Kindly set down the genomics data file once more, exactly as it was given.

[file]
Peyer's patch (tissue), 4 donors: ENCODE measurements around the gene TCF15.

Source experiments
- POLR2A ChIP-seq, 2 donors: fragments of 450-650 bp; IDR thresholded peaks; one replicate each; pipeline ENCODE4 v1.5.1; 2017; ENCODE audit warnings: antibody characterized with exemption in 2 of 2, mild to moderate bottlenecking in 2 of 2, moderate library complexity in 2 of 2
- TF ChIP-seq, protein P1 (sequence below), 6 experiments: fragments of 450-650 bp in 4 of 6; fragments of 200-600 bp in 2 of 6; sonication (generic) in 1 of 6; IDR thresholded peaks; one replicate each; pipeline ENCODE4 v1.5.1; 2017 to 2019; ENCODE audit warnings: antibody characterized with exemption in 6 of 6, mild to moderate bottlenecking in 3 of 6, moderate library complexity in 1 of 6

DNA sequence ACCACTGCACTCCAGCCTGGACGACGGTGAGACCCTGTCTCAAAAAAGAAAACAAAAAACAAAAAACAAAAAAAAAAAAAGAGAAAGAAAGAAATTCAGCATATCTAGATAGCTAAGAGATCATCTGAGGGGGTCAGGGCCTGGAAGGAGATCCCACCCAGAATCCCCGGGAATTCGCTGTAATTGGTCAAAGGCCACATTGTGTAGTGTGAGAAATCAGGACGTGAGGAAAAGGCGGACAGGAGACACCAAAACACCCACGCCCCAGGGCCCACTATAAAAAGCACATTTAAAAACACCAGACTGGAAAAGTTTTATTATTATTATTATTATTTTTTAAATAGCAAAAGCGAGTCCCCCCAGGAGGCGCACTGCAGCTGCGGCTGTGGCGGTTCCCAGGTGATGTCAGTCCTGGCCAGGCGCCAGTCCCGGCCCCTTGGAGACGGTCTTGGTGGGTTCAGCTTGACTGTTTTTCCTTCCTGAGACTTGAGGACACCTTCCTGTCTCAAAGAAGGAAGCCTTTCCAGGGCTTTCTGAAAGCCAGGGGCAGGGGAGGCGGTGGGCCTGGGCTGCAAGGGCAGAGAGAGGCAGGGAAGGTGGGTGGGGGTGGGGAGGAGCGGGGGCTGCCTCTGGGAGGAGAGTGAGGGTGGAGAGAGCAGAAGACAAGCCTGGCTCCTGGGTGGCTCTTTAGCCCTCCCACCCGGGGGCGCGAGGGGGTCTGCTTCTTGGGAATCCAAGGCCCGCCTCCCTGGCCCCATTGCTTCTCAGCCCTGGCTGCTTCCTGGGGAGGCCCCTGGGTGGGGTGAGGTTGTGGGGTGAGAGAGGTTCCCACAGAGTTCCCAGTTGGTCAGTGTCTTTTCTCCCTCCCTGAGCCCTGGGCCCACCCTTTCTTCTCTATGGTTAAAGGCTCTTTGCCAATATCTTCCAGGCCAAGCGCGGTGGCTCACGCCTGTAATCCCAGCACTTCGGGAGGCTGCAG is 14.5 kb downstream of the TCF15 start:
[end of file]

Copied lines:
Peyer's patch (tissue), 4 donors: ENCODE measurements around the gene TCF15.

Source experiments
- POLR2A ChIP-seq, 2 donors: fragments of 450-650 bp; IDR thresholded peaks; one replicate each; pipeline ENCODE4 v1.5.1; 2017; ENCODE audit warnings: antibody characterized with exemption in 2 of 2, mild to moderate bottlenecking in 2 of 2, moderate library complexity in 2 of 2
- TF ChIP-seq, protein P1 (sequence below), 6 experiments: fragments of 450-650 bp in 4 of 6; fragments of 200-600 bp in 2 of 6; sonication (generic) in 1 of 6; IDR thresholded peaks; one replicate each; pipeline ENCODE4 v1.5.1; 2017 to 2019; ENCODE audit warnings: antibody characterized with exemption in 6 of 6, mild to moderate bottlenecking in 3 of 6, moderate library complexity in 1 of 6

DNA sequence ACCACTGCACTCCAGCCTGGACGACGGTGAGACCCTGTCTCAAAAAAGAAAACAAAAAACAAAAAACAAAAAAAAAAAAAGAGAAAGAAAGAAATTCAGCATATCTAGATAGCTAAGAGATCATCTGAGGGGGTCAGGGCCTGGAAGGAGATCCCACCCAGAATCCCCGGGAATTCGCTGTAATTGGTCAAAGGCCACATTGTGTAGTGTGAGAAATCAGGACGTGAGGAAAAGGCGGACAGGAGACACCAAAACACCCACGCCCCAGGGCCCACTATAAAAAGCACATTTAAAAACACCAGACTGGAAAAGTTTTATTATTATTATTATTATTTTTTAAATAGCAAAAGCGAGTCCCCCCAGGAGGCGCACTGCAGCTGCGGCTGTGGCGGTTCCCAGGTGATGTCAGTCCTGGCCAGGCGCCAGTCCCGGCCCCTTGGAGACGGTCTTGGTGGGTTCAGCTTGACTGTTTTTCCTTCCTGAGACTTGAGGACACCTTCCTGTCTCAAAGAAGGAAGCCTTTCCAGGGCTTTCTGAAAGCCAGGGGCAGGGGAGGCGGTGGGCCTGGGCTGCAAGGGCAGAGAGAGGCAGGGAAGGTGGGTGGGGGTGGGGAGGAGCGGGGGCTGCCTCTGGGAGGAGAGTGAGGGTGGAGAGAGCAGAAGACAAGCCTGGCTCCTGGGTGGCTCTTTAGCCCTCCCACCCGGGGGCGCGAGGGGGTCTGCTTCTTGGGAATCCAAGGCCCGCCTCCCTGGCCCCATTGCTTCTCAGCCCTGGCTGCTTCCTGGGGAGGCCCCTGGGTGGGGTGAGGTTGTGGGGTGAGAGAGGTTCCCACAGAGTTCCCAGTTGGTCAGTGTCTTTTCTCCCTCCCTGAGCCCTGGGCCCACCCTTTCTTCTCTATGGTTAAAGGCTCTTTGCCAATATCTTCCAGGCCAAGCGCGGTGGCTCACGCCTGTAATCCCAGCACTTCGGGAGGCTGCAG is 14.5 kb downstream of the TCF15 start: